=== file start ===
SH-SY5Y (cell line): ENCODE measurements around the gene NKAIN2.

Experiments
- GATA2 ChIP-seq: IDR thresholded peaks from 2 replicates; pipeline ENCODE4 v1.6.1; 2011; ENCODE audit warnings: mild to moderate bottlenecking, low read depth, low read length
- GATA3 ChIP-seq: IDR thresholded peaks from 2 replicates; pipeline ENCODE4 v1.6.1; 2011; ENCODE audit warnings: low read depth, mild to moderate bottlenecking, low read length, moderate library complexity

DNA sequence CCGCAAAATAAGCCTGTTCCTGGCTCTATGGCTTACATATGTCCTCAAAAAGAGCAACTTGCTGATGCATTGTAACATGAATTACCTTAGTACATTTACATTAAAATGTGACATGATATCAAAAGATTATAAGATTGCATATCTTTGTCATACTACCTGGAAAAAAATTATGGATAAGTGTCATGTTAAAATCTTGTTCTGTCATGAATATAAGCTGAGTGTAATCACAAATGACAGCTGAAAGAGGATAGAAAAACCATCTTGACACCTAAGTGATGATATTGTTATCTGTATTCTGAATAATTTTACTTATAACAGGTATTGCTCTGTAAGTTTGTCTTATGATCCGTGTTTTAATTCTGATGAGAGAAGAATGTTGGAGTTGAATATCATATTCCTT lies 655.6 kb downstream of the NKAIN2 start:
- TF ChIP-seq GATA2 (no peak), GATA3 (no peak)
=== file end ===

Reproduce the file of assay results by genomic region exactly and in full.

SH-SY5Y (cell line): ENCODE measurements around the gene NKAIN2.

Experiments
- GATA2 ChIP-seq: IDR thresholded peaks from 2 replicates; pipeline ENCODE4 v1.6.1; 2011; ENCODE audit warnings: mild to moderate bottlenecking, low read depth, low read length
- GATA3 ChIP-seq: IDR thresholded peaks from 2 replicates; pipeline ENCODE4 v1.6.1; 2011; ENCODE audit warnings: low read depth, mild to moderate bottlenecking, low read length, moderate library complexity

DNA sequence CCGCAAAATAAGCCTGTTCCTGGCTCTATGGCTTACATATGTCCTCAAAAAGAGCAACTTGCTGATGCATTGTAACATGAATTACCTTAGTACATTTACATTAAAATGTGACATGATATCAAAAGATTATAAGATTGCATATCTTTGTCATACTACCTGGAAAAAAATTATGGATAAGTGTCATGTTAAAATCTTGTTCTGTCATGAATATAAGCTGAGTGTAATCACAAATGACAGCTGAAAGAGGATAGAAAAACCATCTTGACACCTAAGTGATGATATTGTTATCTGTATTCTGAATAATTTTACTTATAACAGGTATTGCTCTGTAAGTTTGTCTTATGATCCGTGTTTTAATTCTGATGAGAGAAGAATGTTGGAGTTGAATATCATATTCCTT lies 655.6 kb downstream of the NKAIN2 start:
- TF ChIP-seq GATA2 (no peak), GATA3 (no peak)